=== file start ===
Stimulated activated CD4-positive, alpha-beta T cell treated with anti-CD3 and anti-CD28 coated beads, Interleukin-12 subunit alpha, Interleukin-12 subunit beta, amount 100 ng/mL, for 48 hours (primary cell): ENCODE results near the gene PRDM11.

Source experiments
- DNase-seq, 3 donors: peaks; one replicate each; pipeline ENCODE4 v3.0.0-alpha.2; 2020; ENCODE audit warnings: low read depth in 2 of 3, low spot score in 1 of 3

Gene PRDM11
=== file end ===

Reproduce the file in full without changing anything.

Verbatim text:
Stimulated activated CD4-positive, alpha-beta T cell treated with anti-CD3 and anti-CD28 coated beads, Interleukin-12 subunit alpha, Interleukin-12 subunit beta, amount 100 ng/mL, for 48 hours (primary cell): ENCODE results near the gene PRDM11.

Source experiments
- DNase-seq, 3 donors: peaks; one replicate each; pipeline ENCODE4 v3.0.0-alpha.2; 2020; ENCODE audit warnings: low read depth in 2 of 3, low spot score in 1 of 3

Gene PRDM11